5 of 66 people found the following review helpful
This review is from: Life of Johnson (Oxford World's Classics) (Paperback)
This biography is one of the "classics" of English literature. Unfortunately, I found the subject, Samuel Johnson, a thoroughly unlikeable, arrogant prig. Despite Boswell's best efforts at hero worship, I could not get past Johnson's self-righteousness.
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Initial post: Mar 22, 2011 6:42:45 AM PDT
I don't know what you have read , but it couldn't have been the Life. Read it again, if I'm wrong. You won't regret it. Try reading some of Johnson's works. He was quite a generous man.
In reply to an earlier post on Oct 26, 2012 5:11:35 PM PDT
Last edited by the author on Aug 26, 2013 10:24:51 AM PDT
Joseph L. Ponessa says:
We know both the genius and the faults of Johnson only because of the honesty of Boswell, who does not concoct a fictional Johnson but portrays the real one. Similarly we know both the perfection of Jesus and the faults of the apostles because of the honesty of the evangelists. What a debt we owe to Matthew, Mark, Luke, John and Boswell.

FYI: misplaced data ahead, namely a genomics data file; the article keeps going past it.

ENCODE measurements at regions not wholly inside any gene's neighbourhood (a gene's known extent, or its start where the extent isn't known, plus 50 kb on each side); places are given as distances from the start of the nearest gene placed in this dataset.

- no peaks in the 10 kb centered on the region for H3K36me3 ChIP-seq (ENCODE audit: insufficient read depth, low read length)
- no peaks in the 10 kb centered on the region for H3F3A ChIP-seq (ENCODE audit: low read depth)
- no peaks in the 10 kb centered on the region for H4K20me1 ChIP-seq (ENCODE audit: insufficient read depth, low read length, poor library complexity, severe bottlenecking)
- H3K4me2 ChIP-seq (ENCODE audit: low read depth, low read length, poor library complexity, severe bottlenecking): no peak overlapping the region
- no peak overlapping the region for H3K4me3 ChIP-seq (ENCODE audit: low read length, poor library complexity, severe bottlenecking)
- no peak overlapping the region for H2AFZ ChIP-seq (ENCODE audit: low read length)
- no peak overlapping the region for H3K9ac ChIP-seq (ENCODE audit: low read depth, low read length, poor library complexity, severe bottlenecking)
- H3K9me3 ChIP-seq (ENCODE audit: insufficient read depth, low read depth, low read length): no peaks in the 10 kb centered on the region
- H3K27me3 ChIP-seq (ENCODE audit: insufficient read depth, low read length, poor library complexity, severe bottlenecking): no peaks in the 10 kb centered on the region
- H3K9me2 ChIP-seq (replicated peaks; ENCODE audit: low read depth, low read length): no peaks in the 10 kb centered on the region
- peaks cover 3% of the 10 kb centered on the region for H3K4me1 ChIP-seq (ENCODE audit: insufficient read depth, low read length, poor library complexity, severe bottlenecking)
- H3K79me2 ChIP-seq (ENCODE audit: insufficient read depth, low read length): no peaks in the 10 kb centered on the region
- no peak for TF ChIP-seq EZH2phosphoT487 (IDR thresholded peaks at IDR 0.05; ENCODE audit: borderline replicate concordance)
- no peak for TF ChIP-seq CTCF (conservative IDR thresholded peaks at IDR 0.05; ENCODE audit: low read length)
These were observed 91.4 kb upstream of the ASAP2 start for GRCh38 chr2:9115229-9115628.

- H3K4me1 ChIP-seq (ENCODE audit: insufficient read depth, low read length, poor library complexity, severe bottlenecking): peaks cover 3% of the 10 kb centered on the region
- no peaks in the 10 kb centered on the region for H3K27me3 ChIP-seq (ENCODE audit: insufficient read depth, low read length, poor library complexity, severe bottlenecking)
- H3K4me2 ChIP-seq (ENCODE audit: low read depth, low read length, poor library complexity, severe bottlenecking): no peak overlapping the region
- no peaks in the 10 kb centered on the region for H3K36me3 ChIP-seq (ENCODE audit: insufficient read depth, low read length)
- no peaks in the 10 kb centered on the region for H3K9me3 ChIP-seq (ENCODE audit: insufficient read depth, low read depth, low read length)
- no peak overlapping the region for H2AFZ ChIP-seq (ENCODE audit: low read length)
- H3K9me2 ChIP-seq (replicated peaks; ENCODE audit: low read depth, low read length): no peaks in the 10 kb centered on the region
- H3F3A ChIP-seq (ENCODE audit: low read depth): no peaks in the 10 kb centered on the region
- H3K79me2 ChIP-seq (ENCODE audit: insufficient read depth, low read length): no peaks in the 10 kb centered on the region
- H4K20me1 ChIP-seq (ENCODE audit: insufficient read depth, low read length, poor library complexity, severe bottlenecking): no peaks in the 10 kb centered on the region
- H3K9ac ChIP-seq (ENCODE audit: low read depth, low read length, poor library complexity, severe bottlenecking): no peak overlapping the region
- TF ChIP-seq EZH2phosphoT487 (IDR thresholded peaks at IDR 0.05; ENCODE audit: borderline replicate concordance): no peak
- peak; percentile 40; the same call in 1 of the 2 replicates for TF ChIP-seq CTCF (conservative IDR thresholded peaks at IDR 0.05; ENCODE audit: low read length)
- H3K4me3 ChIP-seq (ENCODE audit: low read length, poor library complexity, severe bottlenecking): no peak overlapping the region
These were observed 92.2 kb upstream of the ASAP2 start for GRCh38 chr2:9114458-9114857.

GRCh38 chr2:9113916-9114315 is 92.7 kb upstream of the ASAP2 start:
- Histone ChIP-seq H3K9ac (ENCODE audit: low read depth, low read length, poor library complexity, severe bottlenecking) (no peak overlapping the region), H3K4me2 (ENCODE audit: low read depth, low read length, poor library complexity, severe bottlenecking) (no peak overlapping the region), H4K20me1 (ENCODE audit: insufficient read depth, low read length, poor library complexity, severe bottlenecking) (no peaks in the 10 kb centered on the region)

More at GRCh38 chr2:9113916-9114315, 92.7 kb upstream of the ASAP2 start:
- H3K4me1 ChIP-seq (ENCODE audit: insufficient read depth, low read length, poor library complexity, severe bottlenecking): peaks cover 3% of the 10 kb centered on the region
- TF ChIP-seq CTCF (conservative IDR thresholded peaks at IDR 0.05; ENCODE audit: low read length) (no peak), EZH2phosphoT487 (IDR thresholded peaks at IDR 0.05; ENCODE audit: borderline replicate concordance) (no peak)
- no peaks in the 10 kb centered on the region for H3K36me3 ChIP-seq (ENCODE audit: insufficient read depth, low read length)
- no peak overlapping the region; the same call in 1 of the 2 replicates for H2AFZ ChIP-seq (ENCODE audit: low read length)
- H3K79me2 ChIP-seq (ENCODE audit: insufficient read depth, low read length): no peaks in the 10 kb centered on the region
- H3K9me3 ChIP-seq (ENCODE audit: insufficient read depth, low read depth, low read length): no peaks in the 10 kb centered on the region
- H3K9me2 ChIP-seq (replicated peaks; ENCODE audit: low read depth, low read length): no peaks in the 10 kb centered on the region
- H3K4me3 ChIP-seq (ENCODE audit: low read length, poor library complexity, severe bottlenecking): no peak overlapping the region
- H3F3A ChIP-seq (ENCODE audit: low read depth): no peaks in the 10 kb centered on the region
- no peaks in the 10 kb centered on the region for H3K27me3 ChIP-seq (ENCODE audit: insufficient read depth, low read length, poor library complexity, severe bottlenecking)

PS After finally finishing the entire MP3 set -- I had to take a break in the middle for the sake of my sanity -- I have a couple of comments to add:
(1) Since Boswell was from Scotland, it would be good to hear this book read by a reader from that same country, but one capable of also providing a proper accent for Johnson and others from England. I think that would differentiate the voices and add greatly to the listenability of the work.
(2) One may bash Johnson for opposing the American revolution or praise him for opposing the slave trade, but in his mind the existence of slavery clouded the ideals of the revolution. He perceived the chasm between reality and idealism, a chasm that still challenges the American experiment.
(3) However difficult Johnson was as a person, his great achievement as the first lexicographer of the English language makes him a pinnacle of our literature. As he says, It took 40 Frenchmen 40 years to make that dictionary, but it took one Englishman only 8 years. And the Lives of the English Poets almost equals that achievement. Certainly one so creative is entitled to be a little cranky once in a while, and never to suffer fools gladly--or foolish slips by friends.
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